My Favorite Course
Want to work for Zappos, the online shoe and apparel store? Get ready for a battery of tests at Zappos HQ to assess your intelligence, personality and creativity. Oh, and if on the way in from the Las Vegas airport you blow off the limo driver’s friendly chitchat? Too bad—that was part of the test! Zappos includes the limo driver’s recommendation in deciding whether to hire you. And if you get the job, after four weeks, Zappos will offer you $3,000 just to go away, figuring if you don’t really want the job, they don’t really want you.
That’s the kind of stuff we study in my favorite course, BUS 302 Organizational Behavior. I’ve taught it for 15 years, and every single time I fall in love with it all over again, because it helps students realize that life is not really about what you can achieve on your own, it’s about what you can achieve with other people. There’s nothing wrong with heroes—but heroes by themselves don’t achieve much that endures.
We start with the concept at the heart of every organization—division of labor. And because liberal-arts students should get used to thinking critically and imaginatively, we look at the division of labor in unexpected places: in ant colonies with specialized workers, soldiers, nurses and egg-layers; in the Old Testament story of Moses and how he learned to not try to do it all himself (his father-in-law, Jethro, who advised him to start delegating, is probably the first management consultant in history: see Exodus 18); in basketball teams; and in Adam Smith, who begins his great study of capitalism, The Wealth of Nations, with a snapshot of a humble pin factory: “One man draws out the wire, another straights it, a third cuts it, a fourth points it, a fifth grinds it at the top for receiving the head.” And because humor is one of the best ways to learn, we throw in a classic short video, about a World of Warcraft raiding party ruined by one over-eager member, the immortal Leroy Jenkins.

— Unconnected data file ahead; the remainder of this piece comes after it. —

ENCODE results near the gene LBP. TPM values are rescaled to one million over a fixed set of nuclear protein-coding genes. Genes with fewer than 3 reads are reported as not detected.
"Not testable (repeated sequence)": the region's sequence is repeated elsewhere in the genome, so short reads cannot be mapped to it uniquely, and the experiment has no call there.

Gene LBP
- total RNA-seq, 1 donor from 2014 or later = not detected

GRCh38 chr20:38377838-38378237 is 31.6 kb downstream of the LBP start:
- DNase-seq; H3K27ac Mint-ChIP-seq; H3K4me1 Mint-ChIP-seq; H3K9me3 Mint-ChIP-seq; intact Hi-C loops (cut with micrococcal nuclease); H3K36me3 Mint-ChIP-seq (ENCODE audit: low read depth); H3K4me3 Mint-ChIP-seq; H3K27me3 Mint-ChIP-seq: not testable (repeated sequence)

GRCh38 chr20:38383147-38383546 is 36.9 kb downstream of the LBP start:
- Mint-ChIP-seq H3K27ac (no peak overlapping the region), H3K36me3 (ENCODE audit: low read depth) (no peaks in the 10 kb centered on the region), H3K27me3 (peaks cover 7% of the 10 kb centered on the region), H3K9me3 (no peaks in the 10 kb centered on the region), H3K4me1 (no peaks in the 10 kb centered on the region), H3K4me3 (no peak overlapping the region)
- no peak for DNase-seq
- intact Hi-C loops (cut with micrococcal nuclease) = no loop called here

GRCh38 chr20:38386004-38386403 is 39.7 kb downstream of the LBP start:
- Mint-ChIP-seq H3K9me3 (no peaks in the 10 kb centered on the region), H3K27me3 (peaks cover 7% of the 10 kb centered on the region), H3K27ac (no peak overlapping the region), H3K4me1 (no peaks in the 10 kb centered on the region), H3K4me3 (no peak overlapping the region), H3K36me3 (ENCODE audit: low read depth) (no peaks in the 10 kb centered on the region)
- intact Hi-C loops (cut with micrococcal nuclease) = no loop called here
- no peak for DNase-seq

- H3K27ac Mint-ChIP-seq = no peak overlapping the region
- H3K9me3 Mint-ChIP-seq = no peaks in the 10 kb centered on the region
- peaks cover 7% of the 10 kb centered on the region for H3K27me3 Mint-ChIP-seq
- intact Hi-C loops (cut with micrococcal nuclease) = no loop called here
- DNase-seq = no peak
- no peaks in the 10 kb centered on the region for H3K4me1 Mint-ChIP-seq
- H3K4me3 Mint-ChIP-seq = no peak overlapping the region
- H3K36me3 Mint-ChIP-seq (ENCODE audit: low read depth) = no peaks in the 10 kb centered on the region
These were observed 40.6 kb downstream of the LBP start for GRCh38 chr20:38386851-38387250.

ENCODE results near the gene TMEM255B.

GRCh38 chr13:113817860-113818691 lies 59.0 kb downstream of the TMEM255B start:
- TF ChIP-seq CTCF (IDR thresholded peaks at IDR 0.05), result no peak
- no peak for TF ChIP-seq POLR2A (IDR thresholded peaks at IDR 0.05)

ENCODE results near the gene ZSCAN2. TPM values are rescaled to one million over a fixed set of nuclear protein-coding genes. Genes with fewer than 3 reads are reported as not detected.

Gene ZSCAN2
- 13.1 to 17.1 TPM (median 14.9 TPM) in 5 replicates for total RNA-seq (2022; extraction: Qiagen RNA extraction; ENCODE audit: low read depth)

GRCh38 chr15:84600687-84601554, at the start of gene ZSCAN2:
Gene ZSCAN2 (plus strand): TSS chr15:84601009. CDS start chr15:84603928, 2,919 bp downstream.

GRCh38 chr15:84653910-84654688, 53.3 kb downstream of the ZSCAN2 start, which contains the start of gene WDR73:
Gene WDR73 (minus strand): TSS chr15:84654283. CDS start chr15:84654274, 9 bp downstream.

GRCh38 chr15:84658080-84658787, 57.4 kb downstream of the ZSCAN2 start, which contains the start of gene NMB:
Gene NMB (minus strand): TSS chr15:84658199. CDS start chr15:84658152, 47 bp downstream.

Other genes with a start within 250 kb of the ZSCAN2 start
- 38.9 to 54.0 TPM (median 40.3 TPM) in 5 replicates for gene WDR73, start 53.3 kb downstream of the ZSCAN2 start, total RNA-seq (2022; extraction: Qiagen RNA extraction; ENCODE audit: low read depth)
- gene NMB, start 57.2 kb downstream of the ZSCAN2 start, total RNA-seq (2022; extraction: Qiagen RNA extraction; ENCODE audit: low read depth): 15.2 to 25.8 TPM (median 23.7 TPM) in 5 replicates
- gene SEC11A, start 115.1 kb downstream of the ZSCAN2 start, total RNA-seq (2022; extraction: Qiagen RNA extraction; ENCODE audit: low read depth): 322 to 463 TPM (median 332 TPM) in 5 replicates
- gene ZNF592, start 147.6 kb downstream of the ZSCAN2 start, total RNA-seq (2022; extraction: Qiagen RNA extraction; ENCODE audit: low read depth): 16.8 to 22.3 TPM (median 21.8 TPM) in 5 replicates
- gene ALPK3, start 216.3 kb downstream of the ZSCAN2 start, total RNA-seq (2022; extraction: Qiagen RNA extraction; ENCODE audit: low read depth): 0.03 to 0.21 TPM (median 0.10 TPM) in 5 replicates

Once students are used to thinking about the division of labor, we look at the flip side: how to coordinate labor. I build my course around three interlocking coordination concepts: culture, structure and leadership. We start with culture, an ancient and hard-wired way by which humans forge strong groups. We’re all culture experts, growing up as members of particular nationalities, religions, regions, sports teams, churches and so on. But it’s hard to develop critical perspective within a culture, so we read short, sharp texts by scholars like Geert Hofstede and Edgar Schein, and study companies like Zappos.
After culture, the second big concept is structure (think Henry Ford, Frederick Taylor and scientific management), and especially bureaucracy. Bureaucracy has a bad name—often, deservedly so. But it remains the only way to build effective and enduring large organizations, because it’s all about rational control, clear lines of authority and accountability, and large-scale coordination. Here the reading can be pretty tough—we read chunks of Max Weber, the classic German sociologist, and Alfred Sloan, the celebrated CEO who reorganized and rescued General Motors in the mid-20th century. But we also let our hair down with great anti-bureaucracy rants from the likes of GE’s former CEO, Jack Welch.
The last big concept we study is leadership. We look at leadership across a range of endeavors—business, of course, but also the armed forces, sports and non-profits. We read a couple of chapters from Machiavelli’s Prince about love, fear and avoiding hatred, and a fascinating book by a Navy captain, Michael Abrashoff, on how he turned his ship, the Benfold, into “the best damn ship in the Navy.” Actually, leadership is woven into just about everything we study. Part of the fun of the course is helping students understand how culture, structure and leadership interconnect to shape the organizations that play such a large role in our world, and our working lives.
By Professor Michael Harvey
Michael Harvey chairs the business management department and is a member of the local school board.